Image Processing for Fluoroscopy Guided Atrial Fibrillation Ablation Procedures
Atrial fibrillation is a common heart arrhythmia and is associated with an increased risk of stroke. The current state-of-the-art treatment option is the minimally invasive catheter ablation. During such procedures, the four pulmonary veins attached to the left atrium are electrically isolated. New methods to guide these procedures are presented in this work.
Two methods for catheter reconstruction from two views are presented and evaluated. The first method focuses on the circumferential mapping catheter and the second on the cryo-balloon catheter. The result of the mapping catheter reconstruction is later used for the motion compensation methods.
As there is currently no planning support for single-shot-devices like the cryo-balloon catheter, a planning tool is presented, the Atrial Fibrillation Ablation Planning Tool (AFiT). AFiT provides direct visual feedback about the fit of a cyro-balloon to the patient’s anatomy. Another tool to provide intra-procedural support is the tracking of cyro-balloon catheters. Visual feedback about the position and dimensions of the balloon catheter can be superimposed onto live fluoroscopy.
In order to provide overlay images in sync with live fluoroscopic images, cardiac and respiratory motion must be taken into account. Therefore, several novel approaches for motion compensation are presented. The methods differ in their targeted application. A novel method, particularly designed for monoplane image acquisition, facilitates motion compensation by model-based 2-D/2-D registration. Another novel method focuses on simultaneous biplane image acquisition, requiring a 3-D catheter model of the circumferential mapping catheter. Motion compensation is then achieved by using a model-based 2-D/3-D registration to simultaneously acquired biplane images. As simultaneous biplane acquisition is rarely used in clinical practice, a new approach for a constrained model-based 2-D/3-D registration is presented to facilitate motion compensation using sequentially acquired biplane images. The search space of the registration is restricted to be parallel to the image plane. To further extend this approach, a novel method is proposed that involves a patient-specific motion model. A biplane training phase is used to generate this motion model, which is afterwards used to constrain the model-based registration. Overall, our motion compensation approaches achieve a tracking accuracy of less than 2.00 mm in 97.90 % of the frames.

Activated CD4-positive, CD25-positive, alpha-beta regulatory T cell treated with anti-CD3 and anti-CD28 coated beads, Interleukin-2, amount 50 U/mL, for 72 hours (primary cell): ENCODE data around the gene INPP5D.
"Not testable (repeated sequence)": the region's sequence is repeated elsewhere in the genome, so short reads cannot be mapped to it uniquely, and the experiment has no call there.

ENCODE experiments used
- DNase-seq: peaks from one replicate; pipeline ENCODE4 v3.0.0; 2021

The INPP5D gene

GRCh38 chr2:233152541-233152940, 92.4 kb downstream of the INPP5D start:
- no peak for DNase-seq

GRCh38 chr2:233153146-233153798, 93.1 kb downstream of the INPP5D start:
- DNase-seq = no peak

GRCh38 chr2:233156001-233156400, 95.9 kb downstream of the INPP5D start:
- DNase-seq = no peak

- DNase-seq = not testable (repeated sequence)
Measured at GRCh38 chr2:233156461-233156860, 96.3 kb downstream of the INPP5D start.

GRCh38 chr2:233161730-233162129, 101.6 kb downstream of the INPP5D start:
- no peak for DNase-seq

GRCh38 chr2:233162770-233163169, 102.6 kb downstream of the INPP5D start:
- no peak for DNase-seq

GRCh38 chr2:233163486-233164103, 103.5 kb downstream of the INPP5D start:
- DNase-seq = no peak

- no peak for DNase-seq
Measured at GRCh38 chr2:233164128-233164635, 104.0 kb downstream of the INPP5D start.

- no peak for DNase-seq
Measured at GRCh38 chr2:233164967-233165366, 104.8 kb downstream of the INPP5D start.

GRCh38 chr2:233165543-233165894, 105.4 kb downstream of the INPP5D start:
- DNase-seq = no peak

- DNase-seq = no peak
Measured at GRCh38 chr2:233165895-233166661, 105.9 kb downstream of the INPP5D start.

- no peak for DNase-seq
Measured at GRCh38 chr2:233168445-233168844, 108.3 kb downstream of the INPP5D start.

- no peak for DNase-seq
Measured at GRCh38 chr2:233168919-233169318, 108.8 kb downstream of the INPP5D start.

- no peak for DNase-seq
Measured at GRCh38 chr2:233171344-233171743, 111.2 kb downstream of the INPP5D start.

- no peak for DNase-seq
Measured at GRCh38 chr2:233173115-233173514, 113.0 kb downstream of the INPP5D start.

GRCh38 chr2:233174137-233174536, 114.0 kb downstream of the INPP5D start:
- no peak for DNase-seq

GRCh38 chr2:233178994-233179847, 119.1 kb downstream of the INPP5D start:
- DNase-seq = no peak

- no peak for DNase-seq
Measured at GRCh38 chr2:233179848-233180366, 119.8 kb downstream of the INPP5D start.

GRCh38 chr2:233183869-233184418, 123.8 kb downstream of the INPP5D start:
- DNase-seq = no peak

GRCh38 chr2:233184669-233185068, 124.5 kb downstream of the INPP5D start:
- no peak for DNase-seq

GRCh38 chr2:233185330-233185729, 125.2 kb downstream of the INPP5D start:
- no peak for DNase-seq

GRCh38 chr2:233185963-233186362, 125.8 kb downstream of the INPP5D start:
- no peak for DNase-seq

As the circumferential mapping catheter needs to be moved during the procedure, a novel method to detect this motion is introduced. This approach requires the tracking of the mapping catheter and a virtual reference point on the coronary sinus catheter. As soon as the relative distance between circumferential mapping catheter and the reference point changes more than 5 %, non-physiological motion can be considered. We also investigated an option to provide motion compensation when the circumferential mapping catheter is not available. We propose a novel method for compensation using the coronary sinus catheter that requires a training phase. Our method outperforms a similar method reported in literature. We can conclude that motion compensation using the coronary sinus catheter is possible, but it is not as accurate as it could be using the circumferential mapping catheter.